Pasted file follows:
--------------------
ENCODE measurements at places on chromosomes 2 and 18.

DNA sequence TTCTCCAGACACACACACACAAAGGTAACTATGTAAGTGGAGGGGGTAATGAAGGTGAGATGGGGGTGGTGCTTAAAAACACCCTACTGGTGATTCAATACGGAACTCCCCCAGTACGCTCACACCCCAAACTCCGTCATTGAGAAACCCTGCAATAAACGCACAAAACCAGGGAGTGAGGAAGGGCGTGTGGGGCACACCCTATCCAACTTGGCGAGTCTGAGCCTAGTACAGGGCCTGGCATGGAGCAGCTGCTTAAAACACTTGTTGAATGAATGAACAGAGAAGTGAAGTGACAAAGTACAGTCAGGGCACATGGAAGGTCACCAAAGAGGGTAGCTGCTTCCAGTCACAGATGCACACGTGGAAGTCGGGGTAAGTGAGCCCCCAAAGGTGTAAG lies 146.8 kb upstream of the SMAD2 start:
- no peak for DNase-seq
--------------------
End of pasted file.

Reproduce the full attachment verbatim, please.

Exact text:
ENCODE measurements at places on chromosomes 2 and 18.

DNA sequence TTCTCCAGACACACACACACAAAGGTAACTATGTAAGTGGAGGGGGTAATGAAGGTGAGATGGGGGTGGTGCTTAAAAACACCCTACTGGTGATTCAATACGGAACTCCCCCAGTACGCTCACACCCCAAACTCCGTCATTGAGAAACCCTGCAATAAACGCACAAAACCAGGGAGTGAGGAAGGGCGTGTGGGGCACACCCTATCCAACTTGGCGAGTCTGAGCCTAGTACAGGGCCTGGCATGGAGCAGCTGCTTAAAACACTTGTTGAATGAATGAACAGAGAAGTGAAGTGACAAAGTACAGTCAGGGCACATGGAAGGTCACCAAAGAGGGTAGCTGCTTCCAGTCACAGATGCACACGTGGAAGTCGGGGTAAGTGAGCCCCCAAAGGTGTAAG lies 146.8 kb upstream of the SMAD2 start:
- no peak for DNase-seq